The control on DNG price at an artificially low level has led to pent-up demand in the fertiliser sector, a significant portion of which remains unmet. As a result, the gas-based fertiliser units are forced to use costlier naphtha (in some cases to the extent of 50 per cent) to run the plants at optimum load.

All these distortions can be eliminated if only the Government removes controls on the price of DNG and allows this to be determined by market forces. Contemplate a scenario in which ONGC gets the right price based on 100 per cent parity with the import parity price of internationally traded fuel oils. This would enable ONGC to pursue its production enhancement programme at an accelerated pace. This, in turn, would help the gas-based fertiliser units get their full requirements of gas, thereby obviating the need to use costlier naphtha (currently priced at $8 per million Btu). The existing naphtha and fuel oil based plants will also be able to switch over to gas.

As a result, while naphtha/fuel oil based plants will be able to drastically cut their energy costs, the cost to gas-based plants will also be no more than what it is now. Needless to say, the fertiliser industry would reap the benefit of using a much better fuel; one that is cleaner, promises lower energy consumption and is less damaging to equipment. A realistic pricing of DNG would also help LNG players reach satisfactory pricing agreements with the users. At present, as amply demonstrated in case of Petronet LNG, the fertiliser producers cite the prevailing low/artificially suppressed price of DNG, thereby blocking chances of a viable deal.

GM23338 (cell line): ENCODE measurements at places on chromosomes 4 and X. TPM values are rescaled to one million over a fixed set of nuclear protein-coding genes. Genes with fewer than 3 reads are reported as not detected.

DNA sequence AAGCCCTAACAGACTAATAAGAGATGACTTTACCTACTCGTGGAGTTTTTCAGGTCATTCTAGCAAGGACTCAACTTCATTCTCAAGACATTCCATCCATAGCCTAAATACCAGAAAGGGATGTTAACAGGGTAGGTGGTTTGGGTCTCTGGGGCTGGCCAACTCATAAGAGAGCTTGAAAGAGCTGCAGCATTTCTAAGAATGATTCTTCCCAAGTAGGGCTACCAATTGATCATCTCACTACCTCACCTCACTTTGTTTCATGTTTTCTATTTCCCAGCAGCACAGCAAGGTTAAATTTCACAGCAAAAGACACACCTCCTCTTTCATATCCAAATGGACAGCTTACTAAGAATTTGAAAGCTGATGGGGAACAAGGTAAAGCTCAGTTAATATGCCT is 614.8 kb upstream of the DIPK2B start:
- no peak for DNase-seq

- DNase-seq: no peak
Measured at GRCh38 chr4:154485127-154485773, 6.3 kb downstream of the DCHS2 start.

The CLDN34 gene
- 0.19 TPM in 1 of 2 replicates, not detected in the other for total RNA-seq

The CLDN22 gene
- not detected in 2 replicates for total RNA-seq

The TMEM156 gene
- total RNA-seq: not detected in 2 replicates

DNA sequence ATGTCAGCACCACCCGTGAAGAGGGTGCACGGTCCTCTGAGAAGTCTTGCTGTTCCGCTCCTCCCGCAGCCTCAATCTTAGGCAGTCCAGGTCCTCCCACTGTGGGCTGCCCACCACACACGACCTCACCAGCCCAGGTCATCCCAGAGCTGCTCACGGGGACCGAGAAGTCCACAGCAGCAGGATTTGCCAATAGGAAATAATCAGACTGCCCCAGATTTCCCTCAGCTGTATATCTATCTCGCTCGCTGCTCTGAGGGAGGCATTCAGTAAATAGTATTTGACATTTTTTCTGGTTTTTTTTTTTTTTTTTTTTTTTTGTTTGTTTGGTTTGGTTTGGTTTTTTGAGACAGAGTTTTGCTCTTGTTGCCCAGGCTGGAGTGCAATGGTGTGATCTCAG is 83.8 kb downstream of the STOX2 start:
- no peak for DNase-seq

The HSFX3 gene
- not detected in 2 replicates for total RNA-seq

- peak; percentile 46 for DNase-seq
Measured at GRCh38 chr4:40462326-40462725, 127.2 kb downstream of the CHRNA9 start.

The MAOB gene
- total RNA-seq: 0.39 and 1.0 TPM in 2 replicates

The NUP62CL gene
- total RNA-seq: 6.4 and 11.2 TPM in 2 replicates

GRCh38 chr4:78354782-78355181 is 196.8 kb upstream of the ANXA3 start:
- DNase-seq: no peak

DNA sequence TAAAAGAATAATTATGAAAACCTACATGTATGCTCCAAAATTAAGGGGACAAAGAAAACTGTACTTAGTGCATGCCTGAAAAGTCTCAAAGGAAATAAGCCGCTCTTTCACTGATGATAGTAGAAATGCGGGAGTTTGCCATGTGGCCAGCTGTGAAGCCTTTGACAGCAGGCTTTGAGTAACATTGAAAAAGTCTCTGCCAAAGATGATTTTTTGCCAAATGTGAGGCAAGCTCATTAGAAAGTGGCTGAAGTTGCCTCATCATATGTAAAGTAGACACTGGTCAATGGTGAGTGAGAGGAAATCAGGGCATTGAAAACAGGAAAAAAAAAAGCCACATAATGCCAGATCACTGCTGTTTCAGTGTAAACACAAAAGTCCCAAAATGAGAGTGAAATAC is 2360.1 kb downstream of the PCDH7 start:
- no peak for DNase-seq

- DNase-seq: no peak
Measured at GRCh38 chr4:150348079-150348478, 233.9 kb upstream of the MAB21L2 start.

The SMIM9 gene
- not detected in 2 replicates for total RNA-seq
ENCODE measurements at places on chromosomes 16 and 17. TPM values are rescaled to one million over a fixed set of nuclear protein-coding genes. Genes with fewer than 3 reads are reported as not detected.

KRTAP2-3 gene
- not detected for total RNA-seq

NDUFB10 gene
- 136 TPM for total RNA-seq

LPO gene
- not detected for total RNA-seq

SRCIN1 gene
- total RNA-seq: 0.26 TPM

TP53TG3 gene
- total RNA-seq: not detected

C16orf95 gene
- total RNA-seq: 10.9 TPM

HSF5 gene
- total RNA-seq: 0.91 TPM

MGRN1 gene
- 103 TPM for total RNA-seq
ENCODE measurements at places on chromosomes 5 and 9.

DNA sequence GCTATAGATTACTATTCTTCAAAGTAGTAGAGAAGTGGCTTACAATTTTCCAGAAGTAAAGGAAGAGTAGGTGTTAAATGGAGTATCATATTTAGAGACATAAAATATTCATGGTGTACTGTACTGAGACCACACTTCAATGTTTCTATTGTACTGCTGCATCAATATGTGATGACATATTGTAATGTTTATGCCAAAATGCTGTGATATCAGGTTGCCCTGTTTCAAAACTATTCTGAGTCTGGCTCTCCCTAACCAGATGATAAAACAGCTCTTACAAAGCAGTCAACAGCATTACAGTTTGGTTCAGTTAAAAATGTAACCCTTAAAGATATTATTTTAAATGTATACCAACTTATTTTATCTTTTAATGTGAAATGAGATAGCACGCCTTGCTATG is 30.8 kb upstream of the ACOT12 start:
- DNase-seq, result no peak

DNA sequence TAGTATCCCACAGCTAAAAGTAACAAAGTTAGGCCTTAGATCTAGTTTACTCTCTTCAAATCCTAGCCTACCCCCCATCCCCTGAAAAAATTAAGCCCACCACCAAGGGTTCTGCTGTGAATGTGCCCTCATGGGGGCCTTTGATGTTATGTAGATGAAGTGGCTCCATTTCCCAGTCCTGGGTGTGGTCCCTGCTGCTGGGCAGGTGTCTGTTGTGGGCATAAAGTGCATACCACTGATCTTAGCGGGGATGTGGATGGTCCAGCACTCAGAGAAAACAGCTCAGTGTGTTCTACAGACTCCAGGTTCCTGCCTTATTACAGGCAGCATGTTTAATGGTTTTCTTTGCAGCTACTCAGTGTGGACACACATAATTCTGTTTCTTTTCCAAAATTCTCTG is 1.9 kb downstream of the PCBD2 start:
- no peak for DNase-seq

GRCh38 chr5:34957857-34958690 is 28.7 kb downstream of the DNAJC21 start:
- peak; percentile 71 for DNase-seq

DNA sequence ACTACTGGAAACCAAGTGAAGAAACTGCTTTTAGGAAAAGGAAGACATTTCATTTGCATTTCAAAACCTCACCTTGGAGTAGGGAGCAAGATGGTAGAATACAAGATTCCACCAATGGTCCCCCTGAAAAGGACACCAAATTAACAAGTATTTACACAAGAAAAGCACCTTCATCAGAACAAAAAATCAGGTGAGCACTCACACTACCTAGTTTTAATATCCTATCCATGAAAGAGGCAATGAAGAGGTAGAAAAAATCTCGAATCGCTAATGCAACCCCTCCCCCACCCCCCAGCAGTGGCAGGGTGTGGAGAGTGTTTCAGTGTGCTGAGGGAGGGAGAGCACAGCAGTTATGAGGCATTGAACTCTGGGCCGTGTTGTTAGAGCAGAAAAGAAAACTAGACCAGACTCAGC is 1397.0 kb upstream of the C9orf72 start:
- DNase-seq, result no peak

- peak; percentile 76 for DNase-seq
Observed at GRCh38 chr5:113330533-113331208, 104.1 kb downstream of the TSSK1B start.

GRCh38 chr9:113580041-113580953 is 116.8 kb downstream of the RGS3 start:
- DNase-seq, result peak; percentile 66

This would also instil confidence in companies that have in recent times, discovered huge reserves of domestic gas but are reluctant to put these to commercial use due to the continuing uncertainties of gas pricing.

What, then, is preventing the Government from allowing the price of DNG to find its own level based on market forces? It is, perhaps, the fear of increase in the fertiliser subsidy. But this has to do primarily with the cost plus Group Concession Scheme for urea.

Under the scheme, any escalation in cost of inputs, including gas, is automatically reimbursed to the producers as subsidy. This problem will not arise if the group concession scheme is abandoned and replaced by a system of making payments to urea producers on the basis of the prevailing import parity price of urea.

The removal of price and distribution controls on DNG brooks no further delay as this alone will provide the necessary impetus to the suppliers of gas — both domestic and imported — to do all that is needed to augment supply to the level of projected demand and thus help achieve full energy security.

The Government should also keep in mind the fact that it marketed the sale of its equity holding in ONGC (the proceeds from this were a staggering over Rs 10,000 crore) inter alia on the strength of deregulating the gas sector and its attendant benefits. To keep the decision in abeyance now would amount to reneging on the promise to investors.

(The author is Resident Director, CropLife India, Delhi. His views are personal.)